General musings from the MacVector team about sequence analysis, molecular biology, the Mac in general and of course your favorite sequence analysis app for the Mac!

Controlling The Automatic ORF Display in MacVector 15.5

MacVector automatically scans every DNA sequence window for open reading frames and displays the results in the Map tab.


The setting for this are controlled by the MacVector | Preferences -> DNA Map pane, along with the automatic Show restriction sites settings.


The Minimum Number of Codons setting is fairly obvious. 5’ ends are starts and 3’ ends are stops are used for linear sequences and will display ORFs coming into the sequence that do not have a start codon, or ORFs that read out of the sequence without a stop codon. Codons after stops are starts is useful if you just want to know the locations of the longest possible ORFs in a sequence, irrespective of the existence of a start codon. Finally, the Suppress annotated CDS ORFs check box prevents the display of ORFs that are already annotated. However, if a potentially longer ORF is present, e.g. there is another ATG codon upstream, that ORF will be displayed. You can read more details here.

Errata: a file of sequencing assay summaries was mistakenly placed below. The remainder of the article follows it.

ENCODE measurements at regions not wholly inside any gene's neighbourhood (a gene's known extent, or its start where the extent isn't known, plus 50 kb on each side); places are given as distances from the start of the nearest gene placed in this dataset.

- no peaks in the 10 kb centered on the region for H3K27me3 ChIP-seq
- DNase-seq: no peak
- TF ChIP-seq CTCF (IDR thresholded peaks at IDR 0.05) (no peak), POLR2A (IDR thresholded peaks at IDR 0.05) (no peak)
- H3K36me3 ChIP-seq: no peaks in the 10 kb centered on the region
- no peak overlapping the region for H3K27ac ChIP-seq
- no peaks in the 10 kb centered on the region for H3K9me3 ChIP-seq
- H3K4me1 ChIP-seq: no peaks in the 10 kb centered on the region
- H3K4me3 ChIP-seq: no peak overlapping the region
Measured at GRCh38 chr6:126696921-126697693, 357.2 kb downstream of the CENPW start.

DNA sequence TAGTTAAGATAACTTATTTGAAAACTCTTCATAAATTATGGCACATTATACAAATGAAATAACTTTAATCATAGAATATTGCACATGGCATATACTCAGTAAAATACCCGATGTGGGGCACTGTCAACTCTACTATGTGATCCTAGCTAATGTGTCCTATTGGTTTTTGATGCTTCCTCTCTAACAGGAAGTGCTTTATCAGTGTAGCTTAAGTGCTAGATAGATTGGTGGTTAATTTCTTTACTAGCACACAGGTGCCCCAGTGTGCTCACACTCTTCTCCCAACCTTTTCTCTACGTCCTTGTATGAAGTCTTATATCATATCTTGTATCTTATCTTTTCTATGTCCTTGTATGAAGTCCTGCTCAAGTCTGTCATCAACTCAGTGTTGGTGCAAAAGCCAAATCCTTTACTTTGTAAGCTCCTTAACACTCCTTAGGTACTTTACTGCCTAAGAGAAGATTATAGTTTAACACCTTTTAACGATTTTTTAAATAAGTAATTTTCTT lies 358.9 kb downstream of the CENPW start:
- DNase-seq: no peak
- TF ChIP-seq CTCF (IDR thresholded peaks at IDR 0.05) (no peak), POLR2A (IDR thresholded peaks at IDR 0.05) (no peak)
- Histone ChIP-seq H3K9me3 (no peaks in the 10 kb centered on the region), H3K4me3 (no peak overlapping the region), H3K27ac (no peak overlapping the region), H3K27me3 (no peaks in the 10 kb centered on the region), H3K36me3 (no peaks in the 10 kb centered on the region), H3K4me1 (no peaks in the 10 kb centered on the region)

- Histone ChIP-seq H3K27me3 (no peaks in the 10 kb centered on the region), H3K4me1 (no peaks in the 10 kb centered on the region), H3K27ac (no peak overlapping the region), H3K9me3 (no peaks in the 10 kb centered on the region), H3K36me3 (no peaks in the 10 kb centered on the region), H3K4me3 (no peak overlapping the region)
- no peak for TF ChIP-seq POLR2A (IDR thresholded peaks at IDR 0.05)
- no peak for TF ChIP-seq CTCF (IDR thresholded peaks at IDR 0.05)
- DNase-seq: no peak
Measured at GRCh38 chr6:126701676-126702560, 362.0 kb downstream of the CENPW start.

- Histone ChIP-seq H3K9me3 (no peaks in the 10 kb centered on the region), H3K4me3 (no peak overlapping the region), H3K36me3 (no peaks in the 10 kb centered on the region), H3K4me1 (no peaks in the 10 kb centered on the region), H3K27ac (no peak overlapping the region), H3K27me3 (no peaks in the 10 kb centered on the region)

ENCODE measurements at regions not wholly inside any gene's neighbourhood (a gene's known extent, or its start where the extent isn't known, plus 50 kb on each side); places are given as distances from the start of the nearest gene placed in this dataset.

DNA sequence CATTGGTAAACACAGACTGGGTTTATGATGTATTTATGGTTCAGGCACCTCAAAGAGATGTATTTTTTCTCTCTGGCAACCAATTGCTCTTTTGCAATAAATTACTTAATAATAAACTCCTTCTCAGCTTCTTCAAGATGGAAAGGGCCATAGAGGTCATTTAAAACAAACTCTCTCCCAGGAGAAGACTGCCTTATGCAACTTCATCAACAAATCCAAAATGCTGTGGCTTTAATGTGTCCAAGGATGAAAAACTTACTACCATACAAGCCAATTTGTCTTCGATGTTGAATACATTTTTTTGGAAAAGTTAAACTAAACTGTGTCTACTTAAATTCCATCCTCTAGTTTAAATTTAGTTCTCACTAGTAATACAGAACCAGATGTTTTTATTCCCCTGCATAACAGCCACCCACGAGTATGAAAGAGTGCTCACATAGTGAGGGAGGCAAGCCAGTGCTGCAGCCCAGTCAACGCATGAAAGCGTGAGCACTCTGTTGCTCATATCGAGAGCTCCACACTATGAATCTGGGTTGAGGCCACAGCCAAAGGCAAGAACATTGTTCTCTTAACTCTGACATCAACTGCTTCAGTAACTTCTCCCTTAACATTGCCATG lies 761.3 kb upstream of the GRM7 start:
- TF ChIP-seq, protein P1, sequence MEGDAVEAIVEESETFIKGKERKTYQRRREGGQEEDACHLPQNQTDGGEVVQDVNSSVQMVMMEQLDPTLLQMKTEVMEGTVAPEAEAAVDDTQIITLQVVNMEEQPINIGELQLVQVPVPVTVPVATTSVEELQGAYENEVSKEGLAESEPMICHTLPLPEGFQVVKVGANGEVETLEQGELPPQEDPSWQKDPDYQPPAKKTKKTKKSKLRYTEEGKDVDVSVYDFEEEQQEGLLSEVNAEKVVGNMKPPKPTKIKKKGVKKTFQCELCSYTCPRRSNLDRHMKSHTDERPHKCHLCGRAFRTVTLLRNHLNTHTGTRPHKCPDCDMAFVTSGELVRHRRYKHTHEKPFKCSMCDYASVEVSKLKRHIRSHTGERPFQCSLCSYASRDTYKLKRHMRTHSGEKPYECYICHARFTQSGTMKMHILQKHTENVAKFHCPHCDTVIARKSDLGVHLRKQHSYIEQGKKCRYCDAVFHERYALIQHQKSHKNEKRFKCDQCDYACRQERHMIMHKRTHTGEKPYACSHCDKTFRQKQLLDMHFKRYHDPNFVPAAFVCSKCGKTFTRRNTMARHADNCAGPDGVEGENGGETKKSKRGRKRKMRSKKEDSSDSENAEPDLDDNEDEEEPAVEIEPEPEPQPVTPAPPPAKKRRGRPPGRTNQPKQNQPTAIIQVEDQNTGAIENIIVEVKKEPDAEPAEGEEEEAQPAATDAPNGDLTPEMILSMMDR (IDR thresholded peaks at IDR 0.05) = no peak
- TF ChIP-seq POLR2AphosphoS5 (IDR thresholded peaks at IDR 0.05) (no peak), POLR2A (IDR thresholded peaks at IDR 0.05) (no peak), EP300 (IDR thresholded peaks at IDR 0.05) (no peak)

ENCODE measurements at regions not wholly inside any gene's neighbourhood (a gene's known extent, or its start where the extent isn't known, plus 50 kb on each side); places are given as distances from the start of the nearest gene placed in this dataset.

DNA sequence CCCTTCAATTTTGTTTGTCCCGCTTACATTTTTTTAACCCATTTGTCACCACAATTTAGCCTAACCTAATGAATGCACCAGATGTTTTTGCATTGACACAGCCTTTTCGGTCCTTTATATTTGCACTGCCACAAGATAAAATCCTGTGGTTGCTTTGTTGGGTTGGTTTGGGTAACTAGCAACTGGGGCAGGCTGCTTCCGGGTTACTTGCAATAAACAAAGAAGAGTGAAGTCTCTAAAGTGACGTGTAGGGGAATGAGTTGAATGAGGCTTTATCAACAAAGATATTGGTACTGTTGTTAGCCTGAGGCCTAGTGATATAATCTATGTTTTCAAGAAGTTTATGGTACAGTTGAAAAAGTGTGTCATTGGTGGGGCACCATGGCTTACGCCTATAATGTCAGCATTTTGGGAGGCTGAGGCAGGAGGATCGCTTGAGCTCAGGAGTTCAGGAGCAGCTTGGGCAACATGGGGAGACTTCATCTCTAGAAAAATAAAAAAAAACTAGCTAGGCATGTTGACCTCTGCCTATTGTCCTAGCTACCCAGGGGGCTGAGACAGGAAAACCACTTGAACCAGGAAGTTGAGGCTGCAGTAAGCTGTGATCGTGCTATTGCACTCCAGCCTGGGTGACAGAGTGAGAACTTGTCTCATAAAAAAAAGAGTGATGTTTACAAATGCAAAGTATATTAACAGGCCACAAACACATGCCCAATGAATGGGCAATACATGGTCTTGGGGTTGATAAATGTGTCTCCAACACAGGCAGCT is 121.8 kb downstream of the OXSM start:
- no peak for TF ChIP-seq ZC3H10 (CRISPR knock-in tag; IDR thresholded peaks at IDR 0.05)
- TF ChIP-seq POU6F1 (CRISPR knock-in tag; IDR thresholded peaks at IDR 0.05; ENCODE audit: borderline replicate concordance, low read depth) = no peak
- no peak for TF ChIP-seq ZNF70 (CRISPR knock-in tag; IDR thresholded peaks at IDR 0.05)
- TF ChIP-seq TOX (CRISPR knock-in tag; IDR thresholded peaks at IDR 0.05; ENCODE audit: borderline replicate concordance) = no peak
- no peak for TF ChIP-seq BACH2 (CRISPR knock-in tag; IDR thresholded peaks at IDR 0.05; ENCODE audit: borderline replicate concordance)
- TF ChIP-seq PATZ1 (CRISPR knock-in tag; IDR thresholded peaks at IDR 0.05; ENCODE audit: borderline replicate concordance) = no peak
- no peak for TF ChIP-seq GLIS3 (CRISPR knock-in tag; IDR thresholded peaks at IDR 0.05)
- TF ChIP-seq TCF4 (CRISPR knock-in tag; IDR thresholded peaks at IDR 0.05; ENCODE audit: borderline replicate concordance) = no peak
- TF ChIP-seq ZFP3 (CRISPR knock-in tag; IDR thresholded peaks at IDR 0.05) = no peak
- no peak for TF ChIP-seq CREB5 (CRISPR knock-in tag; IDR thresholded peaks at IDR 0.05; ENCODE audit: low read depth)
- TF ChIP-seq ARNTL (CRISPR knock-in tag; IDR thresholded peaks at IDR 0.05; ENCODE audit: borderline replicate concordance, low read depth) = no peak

The appearance of the ORFs can be controlled using the Options | Default Symbols menu item.

Posted in Tips | Tagged , , , | Comments closed

Use the BLAST Map to better identify blast hits

With the advent of cheap Next Generation Sequencing technologies, there has been an explosion of whole genome sequences deposited in BLAST databases. One consequence of this is that, particularly for sequences of bacterial origin, most of the significant hits are to entire genomes. The classic BLAST results show the sequence alignments, but give no indication of what features are present on the database sequence at the alignment location. MacVector has a new unique BLAST Map result tab that shows the actual annotations around the alignment location for each high scoring segment pair.